Emerging Patterns in Evolution Skeleton (Hydrostatic Skeleton) Contractile tissues/locomotion Nervous system Gut Gastrulation Radial Symmetry Two embryonic tissues
3 Germ Layers Ectoderm forms epidermis and central nervous system Endoderm forms the lining of gut and associated organs –It is argued that the early embryo may have more than just these two Mesoderm forms all the stuff in between gut tube and skin, such as, muscle, bone, connective tissue, blood, etc.
The Cnidaria are good candidates as the crossroad of metazoan evolution. Sponges are the living proof of how a protozoan colony can become a metazoan, without reaching a level of organisation involving a recognisable body form, real tissues and a nervous system. The Cnidaria are the first animals with tissue layers, muscles, and sense organs. –They lie at the base of the tree because they are diploblastic, have radial symmetry, and do not have a real brain.
Cnidaria and Metazoan Evolution They are present in the fossil record since the Precambrian, when animals similar to modern forms were absent. The strange creatures of the Precambrian, besides cnidarians, apparently did not pose the foundations of future metazoan organisations, whereas these are evident in the Cnidaria. Boero, Bouillon, and Piraino. 2005. The role of Cnidaria in evolution and ecology. It. J. Zool. 72:65-71
Cnidaria and Metazoan Evolution From an ecological point of view, the cnidarians probably play roles that are much more important than usually perceived. –Both Cnidaria and Ctenophora feed on the eggs and larvae of most benthic, planktonic and nektonic organisms Might be keystone species Maintain high biodiversity, by feeding on potentially highly competitive, resource monopolizing species. During periodic outbreaks of their populations –serious effects on fisheries yields and other problems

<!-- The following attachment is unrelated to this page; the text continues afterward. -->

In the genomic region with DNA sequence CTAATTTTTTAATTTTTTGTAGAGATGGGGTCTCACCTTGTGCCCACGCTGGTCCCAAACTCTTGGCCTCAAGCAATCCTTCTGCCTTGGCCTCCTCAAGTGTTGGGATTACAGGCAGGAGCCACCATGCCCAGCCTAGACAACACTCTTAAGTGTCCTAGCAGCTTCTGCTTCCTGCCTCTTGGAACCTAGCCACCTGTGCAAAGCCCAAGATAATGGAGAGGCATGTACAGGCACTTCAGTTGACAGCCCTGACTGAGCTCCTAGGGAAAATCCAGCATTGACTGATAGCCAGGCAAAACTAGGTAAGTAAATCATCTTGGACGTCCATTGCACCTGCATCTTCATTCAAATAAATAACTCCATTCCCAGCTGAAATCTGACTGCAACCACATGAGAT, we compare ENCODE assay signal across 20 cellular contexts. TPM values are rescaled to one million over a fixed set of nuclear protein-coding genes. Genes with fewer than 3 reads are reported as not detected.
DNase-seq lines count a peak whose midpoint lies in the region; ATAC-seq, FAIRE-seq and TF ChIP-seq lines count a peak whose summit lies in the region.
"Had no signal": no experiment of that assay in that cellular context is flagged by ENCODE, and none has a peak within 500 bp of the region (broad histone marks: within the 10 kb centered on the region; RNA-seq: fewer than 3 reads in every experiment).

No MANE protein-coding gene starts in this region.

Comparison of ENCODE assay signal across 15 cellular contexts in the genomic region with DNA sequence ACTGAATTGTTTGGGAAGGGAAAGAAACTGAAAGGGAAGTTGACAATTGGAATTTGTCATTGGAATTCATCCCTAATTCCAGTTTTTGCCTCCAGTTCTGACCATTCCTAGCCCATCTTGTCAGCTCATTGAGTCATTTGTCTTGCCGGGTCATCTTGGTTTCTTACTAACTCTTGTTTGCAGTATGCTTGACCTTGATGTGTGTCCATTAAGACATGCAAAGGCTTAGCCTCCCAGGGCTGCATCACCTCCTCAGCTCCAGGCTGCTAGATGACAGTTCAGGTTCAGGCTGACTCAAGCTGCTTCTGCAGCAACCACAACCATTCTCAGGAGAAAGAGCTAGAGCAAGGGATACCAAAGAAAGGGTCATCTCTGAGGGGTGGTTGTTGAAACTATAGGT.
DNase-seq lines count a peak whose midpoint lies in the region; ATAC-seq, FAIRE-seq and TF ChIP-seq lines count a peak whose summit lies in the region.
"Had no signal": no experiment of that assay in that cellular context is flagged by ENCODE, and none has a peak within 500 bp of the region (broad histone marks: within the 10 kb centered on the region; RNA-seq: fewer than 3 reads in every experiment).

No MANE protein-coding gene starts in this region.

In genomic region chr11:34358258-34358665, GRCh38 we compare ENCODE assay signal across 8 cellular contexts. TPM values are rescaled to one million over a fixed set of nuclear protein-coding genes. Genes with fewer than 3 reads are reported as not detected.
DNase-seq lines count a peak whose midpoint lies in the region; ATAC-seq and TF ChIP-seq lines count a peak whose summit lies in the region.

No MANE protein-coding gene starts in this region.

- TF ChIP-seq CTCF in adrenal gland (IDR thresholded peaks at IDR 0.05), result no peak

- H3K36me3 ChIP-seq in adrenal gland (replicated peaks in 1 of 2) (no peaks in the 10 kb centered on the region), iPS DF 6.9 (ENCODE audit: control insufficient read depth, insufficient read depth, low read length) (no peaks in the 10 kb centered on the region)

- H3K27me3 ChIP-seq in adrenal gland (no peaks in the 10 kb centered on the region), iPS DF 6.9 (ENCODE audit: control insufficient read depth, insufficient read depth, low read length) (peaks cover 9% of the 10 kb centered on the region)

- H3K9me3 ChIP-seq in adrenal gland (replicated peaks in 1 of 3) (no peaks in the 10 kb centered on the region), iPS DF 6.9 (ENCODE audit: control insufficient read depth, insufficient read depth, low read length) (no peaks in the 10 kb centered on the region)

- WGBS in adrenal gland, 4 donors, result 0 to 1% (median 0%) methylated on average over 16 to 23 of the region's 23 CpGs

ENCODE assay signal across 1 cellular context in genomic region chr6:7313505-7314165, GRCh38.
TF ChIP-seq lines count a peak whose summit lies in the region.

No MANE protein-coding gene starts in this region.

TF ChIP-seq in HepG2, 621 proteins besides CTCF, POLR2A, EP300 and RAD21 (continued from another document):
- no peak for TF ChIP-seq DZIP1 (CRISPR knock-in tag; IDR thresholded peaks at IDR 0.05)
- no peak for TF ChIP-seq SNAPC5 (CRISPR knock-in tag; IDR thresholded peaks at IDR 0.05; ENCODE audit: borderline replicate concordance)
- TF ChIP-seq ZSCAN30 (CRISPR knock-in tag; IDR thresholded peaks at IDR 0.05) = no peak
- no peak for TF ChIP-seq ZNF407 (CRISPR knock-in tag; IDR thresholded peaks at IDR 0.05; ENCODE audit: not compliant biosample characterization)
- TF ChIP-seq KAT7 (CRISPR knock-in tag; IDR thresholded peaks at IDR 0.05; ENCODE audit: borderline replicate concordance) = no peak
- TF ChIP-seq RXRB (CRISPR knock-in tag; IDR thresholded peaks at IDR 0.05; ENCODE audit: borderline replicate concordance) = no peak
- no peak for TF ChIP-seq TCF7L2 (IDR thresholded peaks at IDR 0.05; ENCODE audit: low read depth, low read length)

Phylogenomic Analyses Firmly Place Myxozoa in Cnidaria All Myxozoa possess polar capsules that are similar to nematocysts of Cnidaria in ultrastructure and ontogeny and are used for host attachment Presence of a minicollagen gene –Minicollagens are cnidarian-specific constituents of nematocyst walls. Phylogenetic analyses placed Myxozoa as sister group of Medusozoa within Cnidaria Maximilian P. Nesnidal, Martin Helmkampf, Iris Bruchhaus, Mansour El-Matbouli, B. Hausdorf. Agent of Whirling Disease Meets Orphan Worm: Phylogenomic Analyses Firmly Place Myxozoa in Cnidaria. PLOS One Published: January 30, 2013 DOI: 10.1371/journal.pone.0054576
Phylogenetic tree based on a dataset including 128 genes
Myxozoa Myxozoa ("slime animals") are so unusual that they were long believed to be protozoa - entirely the wrong kingdom - until molecular analysis proved a direct relationship with the jellyfish, corals and other cnidaria. It's an understandable mistake, considering these "jellies" can consist of as little as a single cell and live as parasites in other animals; jellies who evolved into germs.
Myxozoa Most slime animals pass through two different hosts in their life cycle. Actinospores Myxospores
Myxozoa –Actinospores Work the same way but attack larger hosts; Most species attack fish, but a few are known to favor amphibians or aquatic reptiles, and at least one invades shrews. In larger hosts, the plasmodium can become visible to the naked eye, a concentration of thick, clear slime growing and feeding in the host's tissues. Some attack the muscles, some attack the heart, some even dwell within the spinal column, causing severe skeletal deformities and neurological damage. Thousands of spores are released once the host dies, with some species killing more than 90% of infected fish.
The newly-discovered parasite which creates mysterious holes in the Greenland halibut was discovered by Greenlandic fishermen, and researchers have yet to figure out how prevalent this parasite is. (April 7, 2012)